“Your soul is beautiful.” That’s what a listener said to Jeff Buckley at the end of a concert in a New York coffee shop. That young singer was trying to gain experience on the stages of the Big Apple when a dark-haired girl, described by him in an interview with the newspaper The New York Times in 1993, he approached him and, staring at him, so fixed that he thought it was to say something bad, defined his music shocked by what he had felt. Unfortunately for everyone, he barely had time to listen to the recesses of that soul. With only one official record and 30 years old, Buckley left too soon. And yet there is still something overwhelming in his voice, like a resonance that soothes the passage of time and heals the wounds.
There have been few who have said that this musician, born in a California town, has always been overrated. With more commercial success after death than in life, he was raised to the altars by the specialized press after his death in 1997. Fair or unfair, anyone who has entered the depths of Grace, an album that appears in all musical publications as a masterpiece of the nineties, is touched. Appreciate the sensation of vertigo, feel the breath of existence, under a beautiful and ethereal aura. When already in the nineties, as now, many vital values seemed to be translated simply under materialistic terms, alien to human contact, Grace it was like entering an enchanted forest full of fabulous secrets.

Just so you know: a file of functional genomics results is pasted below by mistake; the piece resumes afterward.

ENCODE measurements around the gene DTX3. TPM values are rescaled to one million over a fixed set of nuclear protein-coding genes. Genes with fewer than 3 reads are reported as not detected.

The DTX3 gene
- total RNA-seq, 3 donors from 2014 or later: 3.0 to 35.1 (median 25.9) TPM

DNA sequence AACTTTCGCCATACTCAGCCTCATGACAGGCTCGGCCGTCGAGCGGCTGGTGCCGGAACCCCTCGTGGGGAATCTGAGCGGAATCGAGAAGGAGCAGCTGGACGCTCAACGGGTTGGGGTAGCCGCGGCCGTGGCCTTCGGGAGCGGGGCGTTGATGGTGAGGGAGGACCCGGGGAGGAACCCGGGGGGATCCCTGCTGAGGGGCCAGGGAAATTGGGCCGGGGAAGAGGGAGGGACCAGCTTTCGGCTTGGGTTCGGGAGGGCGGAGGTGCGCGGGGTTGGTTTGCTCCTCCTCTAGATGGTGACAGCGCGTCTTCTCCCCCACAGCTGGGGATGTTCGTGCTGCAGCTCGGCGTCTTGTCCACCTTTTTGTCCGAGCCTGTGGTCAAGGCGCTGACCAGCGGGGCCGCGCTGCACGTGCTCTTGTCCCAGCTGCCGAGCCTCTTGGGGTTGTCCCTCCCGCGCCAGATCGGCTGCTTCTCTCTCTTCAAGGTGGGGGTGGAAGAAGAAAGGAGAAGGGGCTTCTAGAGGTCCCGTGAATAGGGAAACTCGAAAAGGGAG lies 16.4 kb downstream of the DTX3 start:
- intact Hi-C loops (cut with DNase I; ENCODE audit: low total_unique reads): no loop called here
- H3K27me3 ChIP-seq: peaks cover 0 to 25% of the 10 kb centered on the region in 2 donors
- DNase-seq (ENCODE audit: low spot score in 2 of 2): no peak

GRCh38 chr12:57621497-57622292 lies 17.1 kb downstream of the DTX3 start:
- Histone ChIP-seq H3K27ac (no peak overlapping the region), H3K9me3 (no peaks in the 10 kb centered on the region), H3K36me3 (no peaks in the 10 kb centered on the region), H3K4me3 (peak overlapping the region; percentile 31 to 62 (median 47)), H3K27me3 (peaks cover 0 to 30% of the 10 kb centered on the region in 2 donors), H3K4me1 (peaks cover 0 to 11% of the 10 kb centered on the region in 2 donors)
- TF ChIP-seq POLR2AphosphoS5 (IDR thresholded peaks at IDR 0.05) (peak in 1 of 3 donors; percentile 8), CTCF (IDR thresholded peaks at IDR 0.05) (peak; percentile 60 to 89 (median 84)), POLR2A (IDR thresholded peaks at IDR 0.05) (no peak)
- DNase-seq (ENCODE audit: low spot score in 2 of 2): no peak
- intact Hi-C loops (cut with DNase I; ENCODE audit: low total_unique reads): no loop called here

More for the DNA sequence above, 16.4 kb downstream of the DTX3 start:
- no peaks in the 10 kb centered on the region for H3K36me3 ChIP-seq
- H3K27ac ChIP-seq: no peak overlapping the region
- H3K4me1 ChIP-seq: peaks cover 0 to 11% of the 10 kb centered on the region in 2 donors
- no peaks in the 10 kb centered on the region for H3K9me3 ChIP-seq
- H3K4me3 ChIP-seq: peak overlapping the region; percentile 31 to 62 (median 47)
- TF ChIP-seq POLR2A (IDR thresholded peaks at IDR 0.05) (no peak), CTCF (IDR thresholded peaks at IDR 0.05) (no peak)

Buckley went on to become an extraordinary musician despite his father’s long shadow. Son of the late Tim Buckley, the magnificent singer-songwriter who created an astonishing musical language in the 1960s with his mix of folk and jazz, he spent his childhood and adolescence with his mother and stepfather. The first, a lover of the Beatles, cultivated her artistic concerns. The second, a guy unable to give three notes on a guitar but with an enviable discography, gave him albums by Jimi Hendrix, Pink Floyd, The Who or Booker T. and The MG’s. When Buckley was just nine years old, it was his stepfather who actually bought him his first rock record, Physical Graffiti by Led Zeppelin. The British band would mark their music since then in that premeditated search for monumentality. His father, on the other hand, he hardly knew. The oldest of the Buckleys left his family shortly after publishing his first album. She only saw him once when Jeff was eight years old. Iconoclast Tim plunged relentlessly into the abyss of drugs and alcohol. At 21 he was a star. At 25 he was having trouble getting record deals due to his dependency. At 28 he died of a heroin overdose.